Project-based learning is focused on research, planning problem-solving, authenticity, and inquiry. Collaboration, resourcefulness, and networking matter too–dozens of characteristics “fit” into project-based learning. Among other characteristics, its popularity comes from its general flexibility as a curriculum framework. Within the context of a well-designed project, you can do, teach, assess, and connect almost anything. The following might be useful if we had to settle on a handful of itemized characteristics for modern, connected, possibly place-based, and often digital project-based learning.
The socialization of thinking can be achieved by connecting, collaborating, publishing, and socially curating. This would be ideally done in multiple media forms and in multiple languages, if possible. The English and Angle-centric image of education, especially of edtech is rapidly coming to a close. Though not all aspects of all projects need to be socialized, choosing something to share, socialize, and perhaps even collaborate on in the future can be powerful for the sake of transparency and shared journeys in education.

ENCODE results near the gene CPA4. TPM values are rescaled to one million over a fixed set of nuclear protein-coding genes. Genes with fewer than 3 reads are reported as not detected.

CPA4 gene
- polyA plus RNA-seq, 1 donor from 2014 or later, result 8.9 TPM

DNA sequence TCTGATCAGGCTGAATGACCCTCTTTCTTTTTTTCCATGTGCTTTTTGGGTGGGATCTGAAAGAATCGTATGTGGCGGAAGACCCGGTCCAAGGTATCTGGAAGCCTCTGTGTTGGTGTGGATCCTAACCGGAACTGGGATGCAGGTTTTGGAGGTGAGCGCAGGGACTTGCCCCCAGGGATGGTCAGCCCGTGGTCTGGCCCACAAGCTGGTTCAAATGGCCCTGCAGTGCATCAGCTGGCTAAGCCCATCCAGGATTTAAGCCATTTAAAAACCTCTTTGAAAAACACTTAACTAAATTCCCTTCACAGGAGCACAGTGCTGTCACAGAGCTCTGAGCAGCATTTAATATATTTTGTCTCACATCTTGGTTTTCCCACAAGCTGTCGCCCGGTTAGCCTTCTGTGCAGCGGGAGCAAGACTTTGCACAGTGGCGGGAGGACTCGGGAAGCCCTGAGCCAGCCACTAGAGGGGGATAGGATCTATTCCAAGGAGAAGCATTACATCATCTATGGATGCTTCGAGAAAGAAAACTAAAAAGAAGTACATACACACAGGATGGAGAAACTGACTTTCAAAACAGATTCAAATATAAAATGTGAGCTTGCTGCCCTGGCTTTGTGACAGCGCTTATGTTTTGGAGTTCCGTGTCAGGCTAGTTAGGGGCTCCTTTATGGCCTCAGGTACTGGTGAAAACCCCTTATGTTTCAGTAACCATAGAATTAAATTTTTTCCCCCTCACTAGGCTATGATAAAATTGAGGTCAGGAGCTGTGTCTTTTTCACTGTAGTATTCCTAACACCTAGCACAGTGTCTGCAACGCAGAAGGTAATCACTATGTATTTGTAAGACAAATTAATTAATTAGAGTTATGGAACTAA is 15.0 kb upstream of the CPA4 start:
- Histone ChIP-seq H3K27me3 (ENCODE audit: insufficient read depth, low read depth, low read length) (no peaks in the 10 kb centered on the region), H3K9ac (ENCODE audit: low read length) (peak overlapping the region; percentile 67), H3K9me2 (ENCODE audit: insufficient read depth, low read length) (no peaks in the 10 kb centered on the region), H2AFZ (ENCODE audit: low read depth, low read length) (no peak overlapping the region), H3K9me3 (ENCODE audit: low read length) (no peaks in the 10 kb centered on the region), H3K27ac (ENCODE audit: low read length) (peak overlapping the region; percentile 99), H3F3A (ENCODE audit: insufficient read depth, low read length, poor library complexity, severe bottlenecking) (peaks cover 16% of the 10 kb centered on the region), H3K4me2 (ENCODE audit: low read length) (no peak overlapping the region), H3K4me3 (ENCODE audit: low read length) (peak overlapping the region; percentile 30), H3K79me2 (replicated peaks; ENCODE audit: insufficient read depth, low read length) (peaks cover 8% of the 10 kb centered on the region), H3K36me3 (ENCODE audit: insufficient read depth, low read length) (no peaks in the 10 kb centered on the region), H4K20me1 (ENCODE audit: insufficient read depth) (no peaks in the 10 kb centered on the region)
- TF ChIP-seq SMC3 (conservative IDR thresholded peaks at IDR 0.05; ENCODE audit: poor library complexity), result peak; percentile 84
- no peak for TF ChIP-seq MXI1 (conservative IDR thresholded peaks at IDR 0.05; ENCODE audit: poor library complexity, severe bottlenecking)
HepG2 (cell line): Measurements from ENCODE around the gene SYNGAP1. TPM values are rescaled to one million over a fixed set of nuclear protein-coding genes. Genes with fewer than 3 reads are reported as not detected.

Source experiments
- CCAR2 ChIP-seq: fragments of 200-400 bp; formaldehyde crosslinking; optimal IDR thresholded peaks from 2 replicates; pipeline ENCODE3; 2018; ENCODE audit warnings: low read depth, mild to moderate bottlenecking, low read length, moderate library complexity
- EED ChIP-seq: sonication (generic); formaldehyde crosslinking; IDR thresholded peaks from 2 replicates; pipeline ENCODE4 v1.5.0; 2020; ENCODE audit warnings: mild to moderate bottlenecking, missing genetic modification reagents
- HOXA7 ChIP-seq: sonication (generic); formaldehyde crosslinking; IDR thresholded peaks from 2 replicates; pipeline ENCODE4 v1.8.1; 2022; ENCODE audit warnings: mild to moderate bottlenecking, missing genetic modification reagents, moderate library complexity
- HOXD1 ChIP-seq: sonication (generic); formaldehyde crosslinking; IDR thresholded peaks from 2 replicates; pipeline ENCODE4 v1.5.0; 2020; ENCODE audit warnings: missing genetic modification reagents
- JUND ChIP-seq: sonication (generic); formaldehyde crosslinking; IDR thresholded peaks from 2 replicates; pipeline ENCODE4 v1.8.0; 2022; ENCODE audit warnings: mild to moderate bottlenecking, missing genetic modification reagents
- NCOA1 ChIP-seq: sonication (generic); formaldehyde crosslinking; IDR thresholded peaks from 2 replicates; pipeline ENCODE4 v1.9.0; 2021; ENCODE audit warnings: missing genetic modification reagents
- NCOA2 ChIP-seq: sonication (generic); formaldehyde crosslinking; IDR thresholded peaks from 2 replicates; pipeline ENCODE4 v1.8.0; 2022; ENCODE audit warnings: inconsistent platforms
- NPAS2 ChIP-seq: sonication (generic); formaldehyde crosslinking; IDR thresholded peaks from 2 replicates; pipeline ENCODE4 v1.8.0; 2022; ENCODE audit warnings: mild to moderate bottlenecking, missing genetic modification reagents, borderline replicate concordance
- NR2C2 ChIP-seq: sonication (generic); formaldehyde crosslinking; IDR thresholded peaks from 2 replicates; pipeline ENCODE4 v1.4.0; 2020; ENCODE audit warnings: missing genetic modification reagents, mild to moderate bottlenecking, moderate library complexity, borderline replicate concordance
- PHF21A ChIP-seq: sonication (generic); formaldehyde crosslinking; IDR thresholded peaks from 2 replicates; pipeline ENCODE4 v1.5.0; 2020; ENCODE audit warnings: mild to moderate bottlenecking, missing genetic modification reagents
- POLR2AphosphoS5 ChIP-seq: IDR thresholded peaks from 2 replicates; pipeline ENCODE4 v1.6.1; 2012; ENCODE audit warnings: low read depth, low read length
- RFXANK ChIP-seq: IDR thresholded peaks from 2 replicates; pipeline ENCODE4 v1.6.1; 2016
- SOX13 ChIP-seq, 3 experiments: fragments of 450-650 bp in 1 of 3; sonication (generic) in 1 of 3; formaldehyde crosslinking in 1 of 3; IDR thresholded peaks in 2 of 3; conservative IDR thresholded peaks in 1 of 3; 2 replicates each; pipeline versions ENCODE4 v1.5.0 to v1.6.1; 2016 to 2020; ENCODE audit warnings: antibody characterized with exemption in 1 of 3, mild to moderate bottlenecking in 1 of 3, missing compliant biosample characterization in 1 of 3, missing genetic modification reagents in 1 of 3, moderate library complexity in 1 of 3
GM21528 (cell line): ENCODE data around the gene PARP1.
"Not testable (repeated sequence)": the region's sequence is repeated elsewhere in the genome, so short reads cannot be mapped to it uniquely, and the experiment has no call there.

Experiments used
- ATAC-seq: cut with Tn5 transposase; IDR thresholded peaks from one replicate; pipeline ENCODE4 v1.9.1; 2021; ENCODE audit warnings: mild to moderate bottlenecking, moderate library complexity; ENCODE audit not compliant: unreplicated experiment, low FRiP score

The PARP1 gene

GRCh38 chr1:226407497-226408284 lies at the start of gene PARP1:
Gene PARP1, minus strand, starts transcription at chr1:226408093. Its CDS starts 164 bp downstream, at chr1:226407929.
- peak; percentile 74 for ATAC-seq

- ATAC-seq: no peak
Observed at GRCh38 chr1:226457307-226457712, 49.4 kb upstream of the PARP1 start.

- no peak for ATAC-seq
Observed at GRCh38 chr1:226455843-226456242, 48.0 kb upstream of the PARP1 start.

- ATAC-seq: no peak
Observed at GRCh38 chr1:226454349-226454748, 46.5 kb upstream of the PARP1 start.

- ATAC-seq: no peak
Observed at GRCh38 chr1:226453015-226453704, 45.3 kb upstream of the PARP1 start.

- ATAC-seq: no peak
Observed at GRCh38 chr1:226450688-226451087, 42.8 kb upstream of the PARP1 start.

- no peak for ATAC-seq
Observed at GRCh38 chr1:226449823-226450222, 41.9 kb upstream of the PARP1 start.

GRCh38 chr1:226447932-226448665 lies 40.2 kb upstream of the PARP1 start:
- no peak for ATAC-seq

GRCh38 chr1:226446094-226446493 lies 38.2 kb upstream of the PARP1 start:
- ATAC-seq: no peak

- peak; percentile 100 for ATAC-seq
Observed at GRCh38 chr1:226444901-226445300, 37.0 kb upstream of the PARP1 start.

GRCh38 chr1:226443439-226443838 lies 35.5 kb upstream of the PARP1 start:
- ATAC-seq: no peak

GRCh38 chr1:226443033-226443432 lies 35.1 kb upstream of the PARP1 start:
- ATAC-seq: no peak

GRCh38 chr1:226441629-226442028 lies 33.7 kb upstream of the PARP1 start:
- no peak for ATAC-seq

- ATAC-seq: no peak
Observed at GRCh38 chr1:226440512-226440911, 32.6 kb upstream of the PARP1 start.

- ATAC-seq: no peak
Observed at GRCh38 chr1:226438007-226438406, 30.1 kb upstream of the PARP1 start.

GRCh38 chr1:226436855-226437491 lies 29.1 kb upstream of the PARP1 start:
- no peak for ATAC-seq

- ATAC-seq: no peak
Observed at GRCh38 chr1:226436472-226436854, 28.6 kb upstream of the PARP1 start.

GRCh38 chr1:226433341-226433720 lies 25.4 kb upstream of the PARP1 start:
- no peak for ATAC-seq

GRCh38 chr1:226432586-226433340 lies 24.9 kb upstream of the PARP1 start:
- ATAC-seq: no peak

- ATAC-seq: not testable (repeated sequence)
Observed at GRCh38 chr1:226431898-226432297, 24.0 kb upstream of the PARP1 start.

Saving an email, marking a tweet as favourite a tweet, or pinning randomly to a board no one reads that students will never reference again in the future for anything are all a part of crude curation. On the other hand, elegant curation is about saving a “thing” while honoring the thing itself. The thing has to be showcased without losing its meaning or fullness, somehow capturing both that which is being saved and its context as well–and doing so in a way that makes it accessible to yourself and others as technology continues to change. It’s not an easy task.